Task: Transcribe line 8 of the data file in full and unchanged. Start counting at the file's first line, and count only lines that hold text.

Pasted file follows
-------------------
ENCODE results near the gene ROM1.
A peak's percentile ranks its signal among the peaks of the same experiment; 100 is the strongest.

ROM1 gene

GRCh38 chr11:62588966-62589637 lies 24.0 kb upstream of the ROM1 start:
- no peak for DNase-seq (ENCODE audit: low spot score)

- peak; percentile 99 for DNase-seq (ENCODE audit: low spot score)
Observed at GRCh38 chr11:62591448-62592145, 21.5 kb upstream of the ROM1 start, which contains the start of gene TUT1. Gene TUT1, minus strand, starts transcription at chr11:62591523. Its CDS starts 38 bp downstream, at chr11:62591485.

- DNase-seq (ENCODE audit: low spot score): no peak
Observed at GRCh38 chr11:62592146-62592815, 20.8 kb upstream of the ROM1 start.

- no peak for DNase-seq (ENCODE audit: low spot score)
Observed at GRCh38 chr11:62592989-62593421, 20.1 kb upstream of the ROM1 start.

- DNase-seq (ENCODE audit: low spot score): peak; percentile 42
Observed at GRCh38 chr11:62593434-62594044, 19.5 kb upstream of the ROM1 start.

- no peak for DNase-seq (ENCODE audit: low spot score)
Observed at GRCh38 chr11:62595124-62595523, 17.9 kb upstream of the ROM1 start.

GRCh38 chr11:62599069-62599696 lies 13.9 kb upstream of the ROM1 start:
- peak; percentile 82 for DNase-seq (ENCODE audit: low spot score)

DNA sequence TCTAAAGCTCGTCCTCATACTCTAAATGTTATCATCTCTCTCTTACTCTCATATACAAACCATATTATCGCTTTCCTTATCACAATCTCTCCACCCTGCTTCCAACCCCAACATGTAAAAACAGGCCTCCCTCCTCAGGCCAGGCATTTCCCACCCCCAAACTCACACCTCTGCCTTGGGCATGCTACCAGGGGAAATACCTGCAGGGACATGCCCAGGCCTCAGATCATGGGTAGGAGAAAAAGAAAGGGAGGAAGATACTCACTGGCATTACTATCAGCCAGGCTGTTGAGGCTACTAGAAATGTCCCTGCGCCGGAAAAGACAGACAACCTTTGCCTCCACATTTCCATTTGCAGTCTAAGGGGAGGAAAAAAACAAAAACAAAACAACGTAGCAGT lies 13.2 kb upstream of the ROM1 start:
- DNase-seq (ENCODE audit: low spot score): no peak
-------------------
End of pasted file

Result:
- DNase-seq (ENCODE audit: low spot score): no peak